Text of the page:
Legitimate Concerns for Vegans
By Joel Fuhrman, M.D.www.drfuhrman.com
There are some plausible reasons why a person might think that people should include some animal products in their diets. Primates and primitive humans did not consume a strict vegan diet. Even if they did not kill and eat animals, small insect matter and bacteria were always present on wild food. Modern washed and sanitized food even makes a natural, whole-foods vegan diet incomplete. There are three weaknesses of a vegan diet:
- Plant foods contain no vitamin B12 (which all vegans should take).
- Some vegans have a need for more taurine (or other amino acids) and may not get optimal amounts with a vegan diet. A blood test can be checked to assure adequacy.
- Some vegans may not produce ideal levels of DHA fat from the conversion of short-chain omega- 3 fats found in such foods as flax and walnuts. I advocate that people who do not eat fish should supplement with DHA or get a blood test to assure adequacy.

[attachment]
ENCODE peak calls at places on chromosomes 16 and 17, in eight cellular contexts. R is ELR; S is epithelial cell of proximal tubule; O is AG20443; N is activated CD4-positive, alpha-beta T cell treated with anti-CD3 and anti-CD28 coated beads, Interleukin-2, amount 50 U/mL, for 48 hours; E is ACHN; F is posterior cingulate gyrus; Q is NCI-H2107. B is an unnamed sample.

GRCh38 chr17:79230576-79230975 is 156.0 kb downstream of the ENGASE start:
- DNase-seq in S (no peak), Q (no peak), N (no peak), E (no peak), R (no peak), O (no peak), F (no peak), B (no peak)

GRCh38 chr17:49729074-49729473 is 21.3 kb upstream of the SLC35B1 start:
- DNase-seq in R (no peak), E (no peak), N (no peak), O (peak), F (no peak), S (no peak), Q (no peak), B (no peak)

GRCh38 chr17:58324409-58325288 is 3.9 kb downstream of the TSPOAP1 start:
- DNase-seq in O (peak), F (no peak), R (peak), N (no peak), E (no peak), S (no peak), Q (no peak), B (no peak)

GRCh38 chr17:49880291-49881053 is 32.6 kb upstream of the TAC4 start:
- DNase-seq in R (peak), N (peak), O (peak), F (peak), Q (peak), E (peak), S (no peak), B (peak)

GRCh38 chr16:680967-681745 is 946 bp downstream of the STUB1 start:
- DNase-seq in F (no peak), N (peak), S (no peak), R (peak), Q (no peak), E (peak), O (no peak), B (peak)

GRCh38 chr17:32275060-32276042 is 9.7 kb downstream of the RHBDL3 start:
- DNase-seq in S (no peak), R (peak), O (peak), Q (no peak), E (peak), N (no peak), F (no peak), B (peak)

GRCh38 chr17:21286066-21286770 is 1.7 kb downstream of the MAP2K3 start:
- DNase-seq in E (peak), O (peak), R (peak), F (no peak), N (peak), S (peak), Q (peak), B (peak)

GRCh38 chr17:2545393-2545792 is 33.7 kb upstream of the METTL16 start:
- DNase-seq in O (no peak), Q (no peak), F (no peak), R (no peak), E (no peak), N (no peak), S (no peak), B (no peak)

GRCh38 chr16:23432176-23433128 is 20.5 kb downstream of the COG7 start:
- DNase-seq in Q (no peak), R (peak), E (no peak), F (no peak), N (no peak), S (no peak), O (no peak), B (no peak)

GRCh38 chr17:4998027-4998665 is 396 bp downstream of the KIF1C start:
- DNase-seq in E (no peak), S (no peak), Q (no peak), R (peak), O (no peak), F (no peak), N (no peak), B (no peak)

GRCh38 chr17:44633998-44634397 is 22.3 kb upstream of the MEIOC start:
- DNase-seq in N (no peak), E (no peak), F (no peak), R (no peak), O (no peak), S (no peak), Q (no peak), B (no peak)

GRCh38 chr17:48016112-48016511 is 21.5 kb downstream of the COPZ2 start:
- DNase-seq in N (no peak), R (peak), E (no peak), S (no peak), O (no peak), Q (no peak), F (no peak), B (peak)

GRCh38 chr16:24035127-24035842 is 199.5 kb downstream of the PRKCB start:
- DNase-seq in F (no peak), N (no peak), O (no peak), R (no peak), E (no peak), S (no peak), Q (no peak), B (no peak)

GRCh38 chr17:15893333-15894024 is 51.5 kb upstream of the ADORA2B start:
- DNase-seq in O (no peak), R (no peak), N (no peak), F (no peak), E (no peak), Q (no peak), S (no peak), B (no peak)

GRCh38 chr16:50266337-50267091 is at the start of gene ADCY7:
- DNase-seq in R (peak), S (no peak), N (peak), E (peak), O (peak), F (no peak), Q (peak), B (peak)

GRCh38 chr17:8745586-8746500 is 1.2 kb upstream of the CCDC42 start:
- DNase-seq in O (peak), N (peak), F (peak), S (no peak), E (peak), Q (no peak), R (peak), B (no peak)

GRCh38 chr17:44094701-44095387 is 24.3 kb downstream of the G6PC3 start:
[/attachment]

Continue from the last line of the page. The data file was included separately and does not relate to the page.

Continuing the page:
These three areas of potential deficiency on a vegan diet are easily remedied by taking supplements. Obviously, there are loads of advantages of a vegetarian diet that also should be considered, but that is not the topic for this issue of the newsletter. A poorly designed vegetarian diet or one that is not supplemented properly with vitamin B12 and vitamin D (the sunshine vitamin) can be dangerous. However, these considerations cannot be used as an argument to justify dietary recommendations that include lots of high-saturated-fat animal products.
I advocate a diet rich in micronutrients, especially antioxidants and phytochemicals, and the largest percentage of everyone’s diet must be from unrefined plant foods—no matter what your genetic “type.”
In order to do this, you must understand the nutrient density of all foods and eat more foods higher on the nutrient density scale. (Animal products are very low in nutrient density.) This nutrient-per-calorie density principle is what my book Eat To Live is about.